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Desert Locust Outbreak

Desert Locust Outbreak

Swarms continue to threaten East Africa and South Asia

Desert Locust Outbreak

Swarms continue to threaten East Africa and South Asia

Desert Locust Outbreak

A man walks through a locust swarm in KenyaIn the Greater Horn of Africa, the Arabian Peninsula, and parts of southwest Asia, the Desert Locust (Schistocerca gregaria) has been ravaging crops and native vegetation since late 2019. For some countries, this is the worst upsurge seen in seventy years, affecting 2.5 million people in 2020 and at least another 1 million in early 2021 (FAO 2021).

By April 2021, over 2 million ha of land has been treated to control the Desert Locust and the FAO calculates interventions saved USD 1.57 billion in crop and milk production (FAO 2021).

In April 2021, delayed rains and intensive control efforts brought a significant decline in locust numbers in Ethiopia and Somalia, signaling hope for a recession. However, rain arrived in May, sparking favorable conditions for locusts to mature and start breeding again. Keep up to date with Desert Locust forecast by following USAID’s Emergency Transboundary Outbreak Pest (ETOP) Situation Bulletin here and FAO Locust Watch here.

What environmental conditions caused the current Desert Locust outbreak?
As their name suggests, Desert Locusts are adapted to arid regions. They can persist through long periods of dry weather but capitalize on desert rains that support population booms. Starting in 2018, rare cyclones brought unexpected heavy rainfall to key locust breeding areas. Increased moisture across the Horn of Africa sprouted green vegetation that fueled explosive locust populations as explained in this recent National Geographic article.

What are the social and political factors that affect the management of Desert Locust swarms?
During recession years, Desert Locusts can be found at low densities throughout an enormous 16 million km2 area covering 30 countries, but during plague years the potentially affected area can expand to a 29 million km2 area spanning 60 countries! Much of this vast area is either uninhabited or filled with isolated communities, making the monitoring and early warning systems which are critical for preemptive locust control extremely challenging.

What are challenges to maintaining and expanding Desert Locust management capacity?
Many of the currently affected countries are seeing locust outbreaks for the first time in decades. For instance, Kenya hasn’t experienced an outbreak of this magnitude in 70 years. These unpredictable boom-and-bust cycles of Desert Locust outbreaks, which can play-out over periods of decades, make preserving institutional knowledge and maintaining the capacity to respond difficult, if not impossible, for an individual nation or region. Additionally, any societal or political disruption further jeopardizes the capacity to monitor and respond to locust threats. Civil war in Yemen for example, played a role in undermining locust control during critical early stages of this outbreak, and the COVID-19 pandemic continues to disrupt ongoing locust control efforts in East Africa.

For more further information please see the following recent article by Dr. Michel Lecoq posted on our website: Preventative management of the Desert Locust and the ongoing invasion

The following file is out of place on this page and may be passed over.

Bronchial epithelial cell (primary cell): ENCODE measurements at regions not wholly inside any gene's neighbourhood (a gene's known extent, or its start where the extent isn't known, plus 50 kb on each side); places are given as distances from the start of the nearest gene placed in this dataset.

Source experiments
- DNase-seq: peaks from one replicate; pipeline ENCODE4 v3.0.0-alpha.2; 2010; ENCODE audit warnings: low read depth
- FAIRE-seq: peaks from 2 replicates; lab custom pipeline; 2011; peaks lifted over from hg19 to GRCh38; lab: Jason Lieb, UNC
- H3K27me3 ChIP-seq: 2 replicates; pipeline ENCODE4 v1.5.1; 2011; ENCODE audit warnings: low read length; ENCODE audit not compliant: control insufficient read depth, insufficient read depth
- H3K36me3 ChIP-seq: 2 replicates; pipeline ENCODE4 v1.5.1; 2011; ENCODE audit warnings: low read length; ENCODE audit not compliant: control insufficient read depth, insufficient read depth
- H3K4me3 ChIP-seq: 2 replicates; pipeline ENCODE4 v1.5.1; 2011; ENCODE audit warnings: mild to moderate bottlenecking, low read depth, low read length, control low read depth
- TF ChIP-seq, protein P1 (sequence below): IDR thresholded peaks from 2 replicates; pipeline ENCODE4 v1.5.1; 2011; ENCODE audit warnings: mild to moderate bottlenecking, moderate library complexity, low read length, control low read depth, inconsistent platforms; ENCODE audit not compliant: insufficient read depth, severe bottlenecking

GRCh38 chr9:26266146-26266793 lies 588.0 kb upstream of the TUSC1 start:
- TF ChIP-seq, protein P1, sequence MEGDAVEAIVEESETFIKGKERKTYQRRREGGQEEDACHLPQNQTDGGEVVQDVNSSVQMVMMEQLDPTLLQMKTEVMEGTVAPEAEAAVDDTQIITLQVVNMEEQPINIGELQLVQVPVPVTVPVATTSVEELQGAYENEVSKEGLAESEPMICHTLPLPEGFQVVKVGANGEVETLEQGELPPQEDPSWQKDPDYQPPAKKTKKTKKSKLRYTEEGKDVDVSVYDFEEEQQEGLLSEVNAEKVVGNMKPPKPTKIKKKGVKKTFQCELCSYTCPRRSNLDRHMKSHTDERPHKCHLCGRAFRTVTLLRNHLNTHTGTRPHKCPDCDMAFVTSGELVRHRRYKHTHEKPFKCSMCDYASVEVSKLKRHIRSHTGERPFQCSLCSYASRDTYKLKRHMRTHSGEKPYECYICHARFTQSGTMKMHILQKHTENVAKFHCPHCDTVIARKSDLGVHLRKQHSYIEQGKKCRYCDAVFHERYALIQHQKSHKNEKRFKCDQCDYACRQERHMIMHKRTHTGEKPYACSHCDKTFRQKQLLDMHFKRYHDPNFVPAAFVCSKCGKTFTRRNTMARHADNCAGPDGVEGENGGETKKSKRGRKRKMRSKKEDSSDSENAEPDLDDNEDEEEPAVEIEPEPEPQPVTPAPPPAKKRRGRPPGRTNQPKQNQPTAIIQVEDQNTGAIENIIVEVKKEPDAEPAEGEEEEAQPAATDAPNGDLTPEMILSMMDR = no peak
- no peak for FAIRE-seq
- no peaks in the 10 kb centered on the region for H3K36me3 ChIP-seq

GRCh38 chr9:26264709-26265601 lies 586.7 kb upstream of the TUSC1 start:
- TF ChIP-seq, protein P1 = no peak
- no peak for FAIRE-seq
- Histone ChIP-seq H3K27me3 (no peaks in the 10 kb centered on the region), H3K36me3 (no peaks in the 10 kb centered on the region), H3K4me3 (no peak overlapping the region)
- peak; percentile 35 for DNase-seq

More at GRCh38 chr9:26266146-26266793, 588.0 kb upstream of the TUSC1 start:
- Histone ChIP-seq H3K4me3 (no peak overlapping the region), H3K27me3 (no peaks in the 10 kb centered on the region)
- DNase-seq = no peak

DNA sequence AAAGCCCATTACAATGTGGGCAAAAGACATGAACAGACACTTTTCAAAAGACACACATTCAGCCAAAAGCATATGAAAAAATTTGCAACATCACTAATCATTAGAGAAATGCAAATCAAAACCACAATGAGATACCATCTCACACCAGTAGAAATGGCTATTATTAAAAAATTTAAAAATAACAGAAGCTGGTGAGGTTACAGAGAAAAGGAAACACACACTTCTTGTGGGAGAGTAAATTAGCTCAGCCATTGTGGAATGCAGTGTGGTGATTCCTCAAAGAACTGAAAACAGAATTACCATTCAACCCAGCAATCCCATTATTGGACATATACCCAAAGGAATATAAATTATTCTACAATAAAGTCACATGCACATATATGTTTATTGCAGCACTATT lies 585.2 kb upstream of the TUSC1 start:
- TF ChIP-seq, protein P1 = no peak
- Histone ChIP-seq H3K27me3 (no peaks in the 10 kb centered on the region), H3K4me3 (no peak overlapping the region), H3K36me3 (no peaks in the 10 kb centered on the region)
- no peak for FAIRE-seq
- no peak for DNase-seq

References

FAO. 2021. Desert locust upsurge – Progress report on the response in the Greater Horn of Africa and Yemen (January-Aril 2021). Rome.

Ongoing response efforts, what is being done?

Samburu County, near Wamba The Food and Agriculture Organization of the United Nations (FAO) is overseeing coordination and augmenting the management capacity of 18 nations in Africa and the Near East through the EMPRES system, and through three regional locust commissions composed of member states. The national representatives composing the commissions are typically each country’s respective National Plant Protection Organization (NPPO) leader. Stakeholders are coordinating at each level to respond to the locust threat through continued monitoring and ground and aerial treatments of targeted pesticide applications. For updated response overview statistics check out the FAO snapshot.

Research groups are also working tirelessly around the world to make advancements in our understanding of locusts, from genomics to ecology, in an effort to more sustainably manage the natural phenomenon of locust swarming (see Research Labs section of our Resources Page). We are creating an updated resource page highlighting the latest advancements of these research teams. If you are working on the Desert Locust and would like to be included, or have any updates or announcements please email us locust@asu.edu.

How can I help?

The FAO has put out large national and institutional donations through their emergency response unit.

The CERF program of the UN handles smaller donations which are given directly to the FAO for the Desert Locust crisis: https://cerf.un.org/donate

Coverage of the Desert Locust Outbreak

Regional organizations involved in Desert Locust management

Resources

  • Recordings of the 1st Virtual Practitioners Conference on Desert Locust Management 2020, hosted by TheWaterChannel available here.
  • Fighting Desert Locust Together: Innovations and Solutions to Combat an Agrarian & Food Crisis hosted by the Feed the Future Developing Local Extension Capacity (DLEC), you can read a summary here, by Digital Green, and watch the full webinar on YouTube here